The initial effects, adverse effects, and long-term outcome in 138 patients with West syndrome (WS) treated with low-dose synthetic ACTH were analyzed in a multi-institutional retrospective study reported from the Department of Pediatrics, Shiga Medical Center, Moriyama, Japan. Age at onset of spasms ranged from 1.5 to 60 months (mean 7.8 mos), and the interval to time of treatment was from 5 to 810 days (mean 94 days). WS was cryptogenic in 23 patients and symptomatic in 115. All patients except one had previously received vitamin B6, valproic acid, clonazepam, nitrazepam, other anticonvulsants, gamma-globulin or thyrotropin releasing hormone, without benefit. The initial therapy was continued in the same dosage and ACTH (Cortrosyn-Z, Organon) was added in a daily dosage that ranged from 0.005 to 0.032 mg/kg body wt (0,2 to 1.28 IU/kg/day). Daily injections were continued for 1 to 5 weeks, the total dosage ranging from 0.1 to 0.87 mg/kg (4 to 34.8 IU/kg). Seizure control was initially complete in 106 (76%), partial (50% decrease) in 23 (17%), and poor (<50%) in 9 (7%). All EEG seizure discharges had disappeared in 53 (38%), hypsarrhythmia was suppressed but focal spikes persisted in 76 (55%), and hypsarrhythmia was uncontrolled in 9 (7%). Factors correlating with a good initial seizure response included cryptogenic etiology, age at onset over 3 months, and a short time interval between seizure onset and ACTH therapy. Long-term evaluation in 98 patients followed for more than 2 years found 51 (52%) patients seizure-free, 6% with normal mental function, 16% mildly retarded, 27% moderately retarded, and 51% with severe mental retardation. A good seizure outcome correlated especially with cryptogenic etiology, and complete control of seizures and EEG at follow-up correlated with a good mental outcome. Initial seizure control and long-term outcome were not dependent on the dosage of ACTH, but severity of adverse effects correlated with the total dosage of ACTH. The severity of brain volume loss caused by ACTH was significantly correlated with daily and total dosage; a dose of 0.019 mg/kg/day or 0.404 mg/kg total dose was associated with moderate to severe brain loss whereas 0.013 mg/kg/day or 0.318 mg/kg total dose was not (p<0.01). Severe brain volume loss on CT/MRI occurred in 4%, moderate loss in 23% and slight loss in 64%. Adverse effects including brain loss were severe in 7%, moderate in 23%, and slight in 47%. Low-dose synthetic ACTH therapy was as effective in WS as higher doses used in previous studies.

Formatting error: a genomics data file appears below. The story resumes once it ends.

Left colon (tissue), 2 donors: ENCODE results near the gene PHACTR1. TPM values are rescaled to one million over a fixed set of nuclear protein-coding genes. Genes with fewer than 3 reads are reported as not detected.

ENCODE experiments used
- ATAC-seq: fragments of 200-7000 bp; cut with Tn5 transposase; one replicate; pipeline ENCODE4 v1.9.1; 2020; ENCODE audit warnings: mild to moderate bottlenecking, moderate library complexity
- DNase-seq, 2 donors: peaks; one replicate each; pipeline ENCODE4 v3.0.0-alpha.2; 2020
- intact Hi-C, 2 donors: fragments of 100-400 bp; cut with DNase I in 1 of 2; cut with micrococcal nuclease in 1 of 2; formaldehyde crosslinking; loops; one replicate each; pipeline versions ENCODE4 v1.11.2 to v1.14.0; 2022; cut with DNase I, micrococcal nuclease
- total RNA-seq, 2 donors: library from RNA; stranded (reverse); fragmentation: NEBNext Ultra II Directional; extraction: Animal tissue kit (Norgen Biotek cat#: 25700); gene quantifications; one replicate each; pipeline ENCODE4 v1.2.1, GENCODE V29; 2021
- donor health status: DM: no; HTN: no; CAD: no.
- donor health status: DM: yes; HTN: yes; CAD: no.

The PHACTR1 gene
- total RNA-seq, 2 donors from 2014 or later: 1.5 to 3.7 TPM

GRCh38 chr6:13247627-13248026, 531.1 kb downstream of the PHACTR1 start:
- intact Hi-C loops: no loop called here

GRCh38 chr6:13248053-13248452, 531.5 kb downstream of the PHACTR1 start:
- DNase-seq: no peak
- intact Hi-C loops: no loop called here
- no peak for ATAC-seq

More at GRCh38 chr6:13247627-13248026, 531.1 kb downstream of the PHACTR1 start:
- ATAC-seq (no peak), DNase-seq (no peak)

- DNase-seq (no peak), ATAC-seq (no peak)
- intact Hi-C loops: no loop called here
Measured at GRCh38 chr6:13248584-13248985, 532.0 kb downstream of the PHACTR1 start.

COMMENT. Low-dose synthetic ACTH therapy for West syndrome is effective and is associated with less toxicity than higher dose regimens. Control of seizures and EEG hypsarrhythmia and favorable long-term outcome are correlated with a cryptogenic etiology and avoidance of delay in initiation of ACTH treatment. The frequency of serious adverse effects may be decreased by using the lowest effective dose of ACTH for the shortest duration. Ito and his colleagues have previously reported on the effectiveness of low-dose ACTH regimens for infantile spasms (see Progress in Pediatric Neurology I, PNB Publishers, 1991;pp 33-34) . For a 10 kg-10 mos old infant, the dose of ACTH used in Japan was approximately 10 units daily and 300 units total. While these doses are similar to those advocated from my own experience  and doses currently employed by my colleagues (Drs Nordli, Stack, & Swisher) at Children’s Memorial Hospital, Chicago, much larger amounts were favored by Snead in the US (1989) and by my colleagues (Drs Wilson & Brett, 1987) at the Hospital for Sick Children, Great Ormond Street, London. From a practical standpoint, the use of ACTH in the natural form in the US has become difficult because of short supply and price constraints (approx $1000 per vial). The synthetic form is thought to be more potent and toxic than the natural form, but controlled studies are lacking. In conclusion, ACTH can be an effective and relatively safe treatment for infantile spasms, when injections are initiated soon after diagnosis, doses are conservative, and the lowest effective amount is used for the shortest time. Toxicity may be minimized by close and frequent patient monitoring.
A symposium on West syndrome, edited by Fukuyama Y, Tokyo, Japan , included several papers on treatment. Hancock E et al, from the UK, in reviewing the literature on the effectiveness of vigabatrin compared to ACTH and predisone, concluded that the optimum therapy for West syndrome remains uncertain. Ito, M, reporting on practice in Japan, comments that non-hormonal treatments are tried before using ACTH. He adds that close monitoring of adverse effects, especially subdural hematoma, is important, even with low dose synthetic ACTH therapy. Riikonen R of Finland recommends low-dose ACTH as the first choice of treatment and preferable to vigabatrin, since side effects are well known, treatable, and reversible. Baram TZ of Irvine, CA, reviewing the reasons for differences regarding ACTH dosage among researchers, emphasizes the variability in ACTH preparations, their bio-availability, and possible genetic and environmental differences among patients that determine responsiveness to ACTH.